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The reliable leaker, Steve Hemmerstoffer, aka “OnLeaks,” has created renders of the Galaxy Tab S8 Ultra design, and it basically looks like someone cut off the top half of a Macbook Pro, complete with that weird notch. The implementation of a realistic renderer always has some basic element of physical simulation or emulation – some computation which resembles or abstracts render definition a real physical process. Rendering is one of the major sub-topics of 3D computer graphics, and in practice it is always connected to the others. It is the last major step in the graphics pipeline, giving models and animation their final appearance. With the increasing sophistication of computer graphics since the 1970s, it has become a more distinct subject.

The older form of rasterization is characterized by rendering an entire face (primitive) as a single color. Alternatively, rasterization can be done in a more complicated manner by first rendering the vertices of a face and then rendering the pixels of that face as a blending of the vertex colors. This newer method of rasterization utilizes the graphics card’s more taxing shading functions and still achieves better performance because the simpler textures stored in memory use less space. Sometimes designers will use one rasterization method on some faces and the other method on others based on the angle at which that face meets other joined faces, thus increasing speed and not hurting the overall effect.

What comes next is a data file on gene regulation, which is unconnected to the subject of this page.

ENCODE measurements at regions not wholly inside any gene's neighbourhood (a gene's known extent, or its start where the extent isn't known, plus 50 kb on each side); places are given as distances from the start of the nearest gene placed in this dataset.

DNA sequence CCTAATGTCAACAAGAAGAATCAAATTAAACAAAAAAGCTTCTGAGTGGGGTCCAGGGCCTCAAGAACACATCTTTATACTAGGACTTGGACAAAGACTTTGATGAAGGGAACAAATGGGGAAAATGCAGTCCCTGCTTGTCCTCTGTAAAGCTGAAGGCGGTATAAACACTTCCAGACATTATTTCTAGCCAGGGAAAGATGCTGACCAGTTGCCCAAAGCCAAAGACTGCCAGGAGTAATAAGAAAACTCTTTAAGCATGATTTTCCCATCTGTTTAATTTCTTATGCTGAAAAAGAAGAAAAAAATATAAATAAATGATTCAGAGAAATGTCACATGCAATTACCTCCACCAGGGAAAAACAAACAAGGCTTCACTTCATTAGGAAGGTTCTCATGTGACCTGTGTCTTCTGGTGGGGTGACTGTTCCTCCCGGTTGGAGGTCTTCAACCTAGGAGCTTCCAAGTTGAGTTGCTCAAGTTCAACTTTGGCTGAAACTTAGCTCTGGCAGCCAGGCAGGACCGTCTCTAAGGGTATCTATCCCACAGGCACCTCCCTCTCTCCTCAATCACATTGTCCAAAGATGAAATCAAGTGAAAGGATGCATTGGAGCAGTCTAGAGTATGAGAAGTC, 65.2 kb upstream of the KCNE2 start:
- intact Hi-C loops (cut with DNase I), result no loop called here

Ray tracing

In advanced radiosity simulation, recursive, finite-element algorithms ‘bounce’ light back and forth between surfaces in the model, until some recursion limit is reached. The colouring of one surface in this way influences the colouring of a neighbouring surface, and vice versa. The resulting values of illumination throughout the model (sometimes including for empty spaces) are stored and used as additional inputs when performing calculations in a ray-casting or ray-tracing model. Other highly sought features these days may include interactive photorealistic rendering (IPR) and hardware rendering/shading.

Radiosity calculations are viewpoint independent which increases the computations involved, but makes them useful for all viewpoints. If there is little rearrangement of radiosity objects in the scene, the same radiosity data may be reused for a number of frames, making radiosity an effective way to improve on the flatness of ray casting, without seriously impacting the overall rendering time-per-frame. A high-level representation of an image necessarily contains elements in a different domain from pixels. In a schematic drawing, for instance, line segments and curves might be primitives.

Human perception also has limits, and so does not need to be given large-range images to create realism. This can help solve the problem of fitting images into displays, and, furthermore, suggest what short-cuts could be used in the rendering simulation, since certain subtleties will not be noticeable. First, large areas of the image may be empty of primitives; rasterization will ignore these areas, but pixel-by-pixel rendering must pass through them. Second, rasterization can improve cache coherency and reduce redundant work by taking advantage of the fact that the pixels occupied by a single primitive tend to be contiguous in the image. For these reasons, rasterization is usually the approach of choice when interactive rendering is required; however, the pixel-by-pixel approach can often produce higher-quality images and is more versatile because it does not depend on as many assumptions about the image as rasterization. When the pre-image (a wireframe sketch usually) is complete, rendering is used, which adds in bitmap textures or procedural textures, lights, bump mapping and relative position to other objects.